because these groups enable parents to connect and discuss parenting experiences, practices,
and philosophies with other parents (Lupton et al., 2016;Niela Vil
en et al., 2014). Facebook
groups have been found to be used by parents of children with special needs, LGBT parents,
stay-at-home fathers in the United States (Ammari et al., 2014;Ammari and Schoenebeck,
2015,2016;Blackwell et al., 2016), parents of autistic children in Malaysia (Roffeei et al., 2015),
breastfeeding mothers of pre-mature newborns in Finland (Niela-Vil
en et al., 2015), immigrant
mothers in Sweden (Mansour and Francke, 2017), and grieving parents in Sweden and
Denmark (H
ard af Segerstad and Kasperowski, 2015;Christensen et al., 2017), amongst
others. These groups have been recognized by many parents as empowering, offering
information and social support that complements, and in some instances, replaces traditional
information and support channels (Lupton et al., 2016;Niela-Vil
en et al., 2014).
Although peoples ability to engage in online communities is far from new, SNSs have
changed how these online communities are formed, maintained, and organised (Baym, 2011;
Boyd and Ellison, 2007;Lupton et al., 2016). Whereas earlier online communities were often
organised, monitored, and sponsored by professional organisations and companies that
controlled how the groups were used, SNS groups are often self-governed by ordinary
individuals (Drentea and Moren-Cross, 2011;Lupton et al., 2016). Most importantly, SNSs
make content more visible, scalable, replicable, searchable, and persistent than the content of
earlier online communities (Boyd, 2010).
In spite of this capacity for individual empowerment, current research illustrates that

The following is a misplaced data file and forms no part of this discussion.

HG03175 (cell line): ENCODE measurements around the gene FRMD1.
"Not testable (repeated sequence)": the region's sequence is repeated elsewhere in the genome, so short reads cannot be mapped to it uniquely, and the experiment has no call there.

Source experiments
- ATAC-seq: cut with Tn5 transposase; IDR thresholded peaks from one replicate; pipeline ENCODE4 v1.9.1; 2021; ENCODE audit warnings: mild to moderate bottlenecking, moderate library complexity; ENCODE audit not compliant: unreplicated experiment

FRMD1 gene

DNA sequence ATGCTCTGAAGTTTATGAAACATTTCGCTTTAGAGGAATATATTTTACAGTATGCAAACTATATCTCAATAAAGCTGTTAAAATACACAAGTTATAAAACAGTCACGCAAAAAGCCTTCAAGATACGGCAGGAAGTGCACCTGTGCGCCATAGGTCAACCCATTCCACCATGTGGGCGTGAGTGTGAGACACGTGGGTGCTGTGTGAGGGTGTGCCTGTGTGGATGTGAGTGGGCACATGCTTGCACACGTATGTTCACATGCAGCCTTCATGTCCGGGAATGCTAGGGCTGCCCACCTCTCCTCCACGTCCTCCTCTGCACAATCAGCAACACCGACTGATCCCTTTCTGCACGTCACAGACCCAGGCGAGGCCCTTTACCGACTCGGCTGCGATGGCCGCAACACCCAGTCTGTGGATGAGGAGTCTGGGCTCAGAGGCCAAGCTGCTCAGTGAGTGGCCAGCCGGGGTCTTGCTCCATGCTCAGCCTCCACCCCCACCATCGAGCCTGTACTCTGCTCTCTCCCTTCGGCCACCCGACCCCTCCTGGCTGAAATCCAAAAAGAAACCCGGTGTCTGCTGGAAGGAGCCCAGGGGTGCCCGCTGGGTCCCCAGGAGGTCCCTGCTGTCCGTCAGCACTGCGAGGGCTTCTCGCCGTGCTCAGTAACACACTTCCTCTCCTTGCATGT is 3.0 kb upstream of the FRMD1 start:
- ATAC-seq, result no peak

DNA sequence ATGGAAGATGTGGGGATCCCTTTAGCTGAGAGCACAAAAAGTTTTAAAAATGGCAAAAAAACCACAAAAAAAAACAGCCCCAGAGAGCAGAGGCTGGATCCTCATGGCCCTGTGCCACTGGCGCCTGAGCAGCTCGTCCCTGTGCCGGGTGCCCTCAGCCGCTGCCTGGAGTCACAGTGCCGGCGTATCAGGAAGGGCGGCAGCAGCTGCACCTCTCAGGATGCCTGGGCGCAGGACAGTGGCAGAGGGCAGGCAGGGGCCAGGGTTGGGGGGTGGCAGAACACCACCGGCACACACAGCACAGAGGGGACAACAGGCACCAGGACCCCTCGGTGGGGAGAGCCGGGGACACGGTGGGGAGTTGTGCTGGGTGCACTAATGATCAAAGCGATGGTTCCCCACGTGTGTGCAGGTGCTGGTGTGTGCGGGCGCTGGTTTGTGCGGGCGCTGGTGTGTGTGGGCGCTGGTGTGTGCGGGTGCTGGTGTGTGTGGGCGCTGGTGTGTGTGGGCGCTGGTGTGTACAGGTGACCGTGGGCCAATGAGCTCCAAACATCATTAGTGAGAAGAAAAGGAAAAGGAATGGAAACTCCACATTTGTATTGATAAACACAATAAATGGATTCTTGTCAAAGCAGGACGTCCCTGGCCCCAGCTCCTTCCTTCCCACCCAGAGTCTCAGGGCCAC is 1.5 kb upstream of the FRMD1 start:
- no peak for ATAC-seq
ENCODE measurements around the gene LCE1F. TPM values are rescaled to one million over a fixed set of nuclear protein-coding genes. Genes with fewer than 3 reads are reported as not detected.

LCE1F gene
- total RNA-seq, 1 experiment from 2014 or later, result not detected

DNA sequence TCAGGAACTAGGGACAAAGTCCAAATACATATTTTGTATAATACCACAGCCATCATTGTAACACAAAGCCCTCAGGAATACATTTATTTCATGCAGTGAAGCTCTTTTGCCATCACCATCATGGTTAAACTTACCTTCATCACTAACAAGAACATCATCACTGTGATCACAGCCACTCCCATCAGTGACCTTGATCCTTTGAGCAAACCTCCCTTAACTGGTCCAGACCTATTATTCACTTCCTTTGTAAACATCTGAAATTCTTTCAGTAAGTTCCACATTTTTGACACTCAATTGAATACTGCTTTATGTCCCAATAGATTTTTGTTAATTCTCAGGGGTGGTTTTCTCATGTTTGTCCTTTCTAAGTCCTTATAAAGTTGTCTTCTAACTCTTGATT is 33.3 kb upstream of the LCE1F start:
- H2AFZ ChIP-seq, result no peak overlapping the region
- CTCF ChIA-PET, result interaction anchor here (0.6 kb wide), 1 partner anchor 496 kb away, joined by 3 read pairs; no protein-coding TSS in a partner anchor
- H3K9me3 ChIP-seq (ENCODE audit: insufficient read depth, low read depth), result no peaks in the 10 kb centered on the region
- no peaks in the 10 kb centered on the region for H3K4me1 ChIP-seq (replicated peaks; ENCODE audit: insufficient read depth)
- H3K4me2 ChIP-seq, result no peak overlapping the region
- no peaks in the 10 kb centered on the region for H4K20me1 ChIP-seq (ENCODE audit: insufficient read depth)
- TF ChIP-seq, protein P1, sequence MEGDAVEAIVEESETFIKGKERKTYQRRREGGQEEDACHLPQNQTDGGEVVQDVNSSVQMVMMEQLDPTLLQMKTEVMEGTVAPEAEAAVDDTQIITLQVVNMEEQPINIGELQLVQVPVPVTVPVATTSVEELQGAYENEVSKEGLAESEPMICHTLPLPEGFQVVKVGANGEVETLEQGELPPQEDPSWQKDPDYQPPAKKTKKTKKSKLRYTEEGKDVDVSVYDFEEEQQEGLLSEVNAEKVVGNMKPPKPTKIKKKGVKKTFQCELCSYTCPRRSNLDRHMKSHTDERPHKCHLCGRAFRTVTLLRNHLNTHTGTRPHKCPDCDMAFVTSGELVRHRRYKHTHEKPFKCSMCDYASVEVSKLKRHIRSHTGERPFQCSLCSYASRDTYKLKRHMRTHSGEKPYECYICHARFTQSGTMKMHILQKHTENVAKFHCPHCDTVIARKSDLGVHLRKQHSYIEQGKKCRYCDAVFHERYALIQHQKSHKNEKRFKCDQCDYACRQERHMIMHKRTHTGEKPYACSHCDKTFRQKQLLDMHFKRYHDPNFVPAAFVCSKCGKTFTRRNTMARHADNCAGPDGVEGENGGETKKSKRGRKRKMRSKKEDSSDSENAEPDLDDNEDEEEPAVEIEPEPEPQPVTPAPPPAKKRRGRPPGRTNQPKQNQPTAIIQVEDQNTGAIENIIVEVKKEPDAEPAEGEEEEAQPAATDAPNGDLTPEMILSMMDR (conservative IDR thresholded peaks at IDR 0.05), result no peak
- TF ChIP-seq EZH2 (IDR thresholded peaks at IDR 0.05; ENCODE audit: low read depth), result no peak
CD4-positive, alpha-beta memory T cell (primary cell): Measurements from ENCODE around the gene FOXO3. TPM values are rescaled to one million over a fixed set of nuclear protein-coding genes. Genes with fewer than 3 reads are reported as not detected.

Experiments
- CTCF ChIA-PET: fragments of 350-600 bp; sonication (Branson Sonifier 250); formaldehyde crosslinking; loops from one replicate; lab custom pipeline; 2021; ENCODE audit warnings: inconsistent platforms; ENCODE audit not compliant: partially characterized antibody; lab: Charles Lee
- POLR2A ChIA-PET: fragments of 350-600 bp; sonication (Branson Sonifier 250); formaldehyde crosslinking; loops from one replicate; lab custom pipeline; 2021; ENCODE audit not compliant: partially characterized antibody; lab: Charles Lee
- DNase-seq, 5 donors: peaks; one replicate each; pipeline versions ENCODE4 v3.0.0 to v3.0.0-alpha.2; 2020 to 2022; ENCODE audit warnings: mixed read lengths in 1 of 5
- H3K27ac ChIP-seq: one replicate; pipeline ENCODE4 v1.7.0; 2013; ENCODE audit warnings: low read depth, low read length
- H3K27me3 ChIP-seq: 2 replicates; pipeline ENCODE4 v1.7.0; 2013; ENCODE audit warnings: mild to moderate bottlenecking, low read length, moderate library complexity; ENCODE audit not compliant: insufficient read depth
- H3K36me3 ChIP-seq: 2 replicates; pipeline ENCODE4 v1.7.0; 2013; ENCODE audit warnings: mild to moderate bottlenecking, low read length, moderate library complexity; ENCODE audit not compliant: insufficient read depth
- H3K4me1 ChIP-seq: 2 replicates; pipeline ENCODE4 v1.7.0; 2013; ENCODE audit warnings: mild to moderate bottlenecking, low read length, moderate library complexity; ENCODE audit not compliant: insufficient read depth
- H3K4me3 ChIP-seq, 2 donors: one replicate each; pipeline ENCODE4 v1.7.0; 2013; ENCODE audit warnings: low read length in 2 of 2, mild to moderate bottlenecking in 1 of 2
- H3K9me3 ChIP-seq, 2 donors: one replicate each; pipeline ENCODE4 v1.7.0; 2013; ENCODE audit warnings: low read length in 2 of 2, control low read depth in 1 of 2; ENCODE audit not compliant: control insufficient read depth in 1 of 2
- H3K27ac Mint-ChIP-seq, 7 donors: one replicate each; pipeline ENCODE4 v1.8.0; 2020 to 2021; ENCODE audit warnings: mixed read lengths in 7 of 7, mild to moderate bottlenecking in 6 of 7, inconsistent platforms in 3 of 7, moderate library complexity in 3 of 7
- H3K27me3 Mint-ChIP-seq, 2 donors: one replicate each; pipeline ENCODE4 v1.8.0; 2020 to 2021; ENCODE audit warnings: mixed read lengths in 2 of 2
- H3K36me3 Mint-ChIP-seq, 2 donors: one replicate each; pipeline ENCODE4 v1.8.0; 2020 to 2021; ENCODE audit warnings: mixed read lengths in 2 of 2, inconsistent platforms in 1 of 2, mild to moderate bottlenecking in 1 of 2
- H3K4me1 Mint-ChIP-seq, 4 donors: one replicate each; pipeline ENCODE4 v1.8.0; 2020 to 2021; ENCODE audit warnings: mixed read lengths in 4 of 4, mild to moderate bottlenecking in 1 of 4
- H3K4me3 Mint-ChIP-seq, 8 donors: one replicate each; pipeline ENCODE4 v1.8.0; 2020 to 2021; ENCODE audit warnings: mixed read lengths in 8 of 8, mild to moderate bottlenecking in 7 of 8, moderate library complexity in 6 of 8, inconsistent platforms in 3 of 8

SNSs present people with new, complex challenges. For example, SNSs have contributed to a
growing phenomenon, known as context collapse,where people from multiple social groups
collapse into one flat social space, becoming a single audience (Boyd, 2010;Marwick and
Boyd, 2011a,b;Marwick and Ellison, 2012). People now connect with groups previously kept
separate (e.g., family, friends, and colleagues), blurring the lines between private and
professional contexts (Boyd, 2010). This is because these diverse groups value different
practices and may have different expectations of what is appropriate to discuss in these
communities, which may create tensions or conflicts (Boyd, 2010;McLaughlin and
Vitak, 2011). For instance, while it is usually appropriate to share private content with
close family and friends, sharing the same content with colleagues may be inappropriate or
risky (McLaughlin and Vitak, 2011;Ollier-Malaterre and Serre, 2018;Ammari et al., 2015).
Numerous researchers have looked at how people engage in emerging social networking
practices of self-presentation, relationship maintenance and friending, and privacy
(e.g., Ammari et al., 2015;Blackwell et al., 2016;Uski and Lampinen, 2016;McLaughlin and
Vitak, 2011;Marwick and Boyd, 2011a,b,2014;Ollier-Malaterre and Serre, 2018).
These studies have mostly examined practices on an individual level and within the
context of personal profiles. There is still a limited understanding of the underlying dynamics
of shared practices on a group level, which are mostly emerging on SNS-based groups
ard af Segerstad and Kasperowski, 2015;Marwick and Ellison, 2012). Participation in
shared practices can be complicated because these groups are often joined by heterogeneous
members who are usually unknown to one another (Marwick and Ellison, 2012).
Further, whereas there is a large amount of research on usersparticipation in online
communities the majority of this research is still undertheorised and has been mostly
concerned with its quantity (for an extensive review, see Malinen, 2015).
Many parents today are members of SNSs groups, and this raises the question of how
members of these groups participate in increasingly diverse and complex parenting
communities, where they are confronted with myriad parenting practices that may confirm or
contradict their own (Abetz and Moore, 2018;Ammari and Schoenebeck, 2016). The aim of
this study is to answer this question by providing an understanding of the underlying
dynamics of emergent shared information practice within the context of a multicultural